‘On’ or ‘in’?

The Star Malaysia - Star2 - - INSIGHT - Co-or­di­nated by JANE F. RAGAVAN

WE usu­ally say “on a jour­ney” but this ad­ver­tise­ment ( pic) – placed last month in a Chi­nese daily by a well­known ho­tel chain – ap­pears dif­fer­ent.

If the copy had said, “Are you on?”, what dif­fer­ence would that have made to the tone of the ad?

What do you think of this novel, im­plied use of the prepo­si­tion? –SM

“This jam­boree is slated for Mon­day week. The ques­tion is, Are we on?” (P.G. Wode­house, Inim­itable Jeeves, 1923)

“ I’m on – if you want to play the equiv­a­lent of Twenty Ques­tions.” (V. Giel­gud, Nec­es­sary End, 1969)

So, the ho­tel ad­ver­tise­ment would make bet­ter sense if it were to say: “Jour­ney to Mag­nif­i­cence. Are you on?” “Are you on?” here would mean: “Are you will­ing to join us in this mag­nif­i­cent jour­ney?”

“Are you in?” on the other hand sounds like a tame ques­tion ask­ing some­one if they’re in their

“Are you on?” would be the ap­pro­pri­ate ex­pres­sion to use in the ad­ver­tise­ment, but not be­cause we say “ on a jour­ney”. “ To­beon” is a col­lo­quial ex­pres­sion mean­ing “to be in favour of, or will­ing to be a party to, some­thing.” (Ox­ford English Dic­tio­nary, def­i­ni­tion 13d of “on” as an ad­verb). Here are two of the quo­ta­tions used in the OED def­i­ni­tion: house or room. I fail to see how that can be con­nected with the “Jour­ney to Mag­nif­i­cence.”

d.to­beon: to be in favour of, or will­ing to be a party to, some­thing. col­loq.

Safe driv­ing

WHICH is cor­rect: 1. Drive safely or drive safe? 2. To­ward or to­wards? 3. For­ward or for­wards? 4. Far­ther dis­tance or fur­ther dis­tance? –Balan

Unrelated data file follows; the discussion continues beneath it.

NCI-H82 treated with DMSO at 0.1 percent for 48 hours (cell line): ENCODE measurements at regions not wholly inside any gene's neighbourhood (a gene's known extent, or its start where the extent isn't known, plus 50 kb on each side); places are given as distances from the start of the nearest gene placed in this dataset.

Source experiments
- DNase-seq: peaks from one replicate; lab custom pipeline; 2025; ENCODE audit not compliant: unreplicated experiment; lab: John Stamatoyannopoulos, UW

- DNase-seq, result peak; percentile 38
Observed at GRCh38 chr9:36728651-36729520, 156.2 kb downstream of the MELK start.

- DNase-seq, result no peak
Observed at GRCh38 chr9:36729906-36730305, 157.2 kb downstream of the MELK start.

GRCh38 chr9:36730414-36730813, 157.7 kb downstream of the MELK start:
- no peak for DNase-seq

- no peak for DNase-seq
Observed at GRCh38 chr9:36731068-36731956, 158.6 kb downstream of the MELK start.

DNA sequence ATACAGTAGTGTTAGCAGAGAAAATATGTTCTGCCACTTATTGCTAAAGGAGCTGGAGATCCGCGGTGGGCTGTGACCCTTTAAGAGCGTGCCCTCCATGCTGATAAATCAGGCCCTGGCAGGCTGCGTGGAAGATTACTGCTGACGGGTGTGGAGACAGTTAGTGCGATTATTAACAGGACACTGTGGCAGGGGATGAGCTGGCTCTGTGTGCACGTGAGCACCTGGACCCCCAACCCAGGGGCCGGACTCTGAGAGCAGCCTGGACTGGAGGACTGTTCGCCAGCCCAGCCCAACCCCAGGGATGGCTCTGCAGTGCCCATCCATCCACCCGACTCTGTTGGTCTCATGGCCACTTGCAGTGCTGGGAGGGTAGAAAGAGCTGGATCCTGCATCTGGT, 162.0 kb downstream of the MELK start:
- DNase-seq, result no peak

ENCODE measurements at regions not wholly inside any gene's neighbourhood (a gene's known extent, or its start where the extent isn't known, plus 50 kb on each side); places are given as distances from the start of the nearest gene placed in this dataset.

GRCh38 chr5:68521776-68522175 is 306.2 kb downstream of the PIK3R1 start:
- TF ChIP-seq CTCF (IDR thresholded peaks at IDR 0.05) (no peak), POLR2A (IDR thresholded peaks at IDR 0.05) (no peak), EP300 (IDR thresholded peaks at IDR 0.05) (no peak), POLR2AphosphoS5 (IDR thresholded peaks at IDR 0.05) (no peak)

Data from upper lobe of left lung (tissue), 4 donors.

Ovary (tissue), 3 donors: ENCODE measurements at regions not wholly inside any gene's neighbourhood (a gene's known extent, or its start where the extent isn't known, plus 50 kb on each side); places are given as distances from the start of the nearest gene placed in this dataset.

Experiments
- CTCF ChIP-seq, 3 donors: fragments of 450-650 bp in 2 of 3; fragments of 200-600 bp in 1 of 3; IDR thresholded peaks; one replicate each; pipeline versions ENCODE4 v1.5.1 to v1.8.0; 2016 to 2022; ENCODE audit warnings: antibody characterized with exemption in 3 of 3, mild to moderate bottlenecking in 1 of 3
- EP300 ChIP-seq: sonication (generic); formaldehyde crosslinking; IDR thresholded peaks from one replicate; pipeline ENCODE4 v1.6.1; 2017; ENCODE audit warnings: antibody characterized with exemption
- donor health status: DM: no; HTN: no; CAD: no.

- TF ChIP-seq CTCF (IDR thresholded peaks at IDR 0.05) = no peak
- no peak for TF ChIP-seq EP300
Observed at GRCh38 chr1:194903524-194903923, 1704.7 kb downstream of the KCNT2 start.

1. Nor­mally, we would say or write “drive safely”, be­cause “safe” is an ad­jec­tive and not an ad­verb. But in cam­paigns for safe driv­ing, for in­stance, we can see “Drive Safe” some­times used (where the ad­jec­tive is used as an ad­verb), be­cause it is more catchy than “Drive Safely”. Be­low is an ex­am­ple from a web­page of Bri­tain’s Depart­ment for Trans­port: “DriveSafe,Cy­cleSafe” www2.dft.gov.uk/pgr/road­safety/drs/cy­clin­gand­mo­tor­cy­cling/drivesafe­cy­cle­safe.html

2. “To­ward” is more com­monly used in Amer­i­can English and “to­wards” in Bri­tish English.

3. “For­ward” can be an ad­verb, an ad­jec­tive, a verb or a noun. When used as an ad­verb mean­ing “to­wards a place or po­si­tion that is in front”, Bri­tish English some­times uses “for­wards” (online Ox­ford Ad­vanced Learner’s Dic­tio­nary).

For the dif­fer­ent mean­ings of the word, go to ox­for­dad­vancedlearn­ers­dic­tionary.com/.

4. Where dis­tance is con­cerned, ei­ther “fur- ther” or “far­ther” can be used, with “fur­ther” be­ing more com­mon in Bri­tish English. There are other mean­ings of “fur­ther”, though. “Fur­ther” can be an ad­verb, an ad­jec­tive or a verb, while “far­ther” can only be an ad­verb or an Neme­sis Divine ret­ri­bu­tion.

In Greek mythol­ogy, Neme­sis was a spirit who pun­ished ar­ro­gance, par­tic­u­larly those who had dis­pleased the gods. In some sto­ries Neme­sis also pun­ished peo­ple who had been un­usu­ally lucky.

The Greeks thought it im­pos­si­ble to avoid Neme­sis. Ac­cord­ing to leg­end, su­per lucky King Poly­crates of Samoa tried to ap­pease Neme­sis by throw­ing away a valu­able ring. He chucked the ring into the sea, and found it in the fish he was given for his sup­per. Soon af­ter­wards the king died a grue­some death at the hand of as­sas­sins.

Ex­am­ple: Tim was glad to see his evil boss had fi­nally met his neme­sis. Fate worse than death A hu­mor­ous way to de­scribe a hor­ri­ble ex­pe­ri­ence.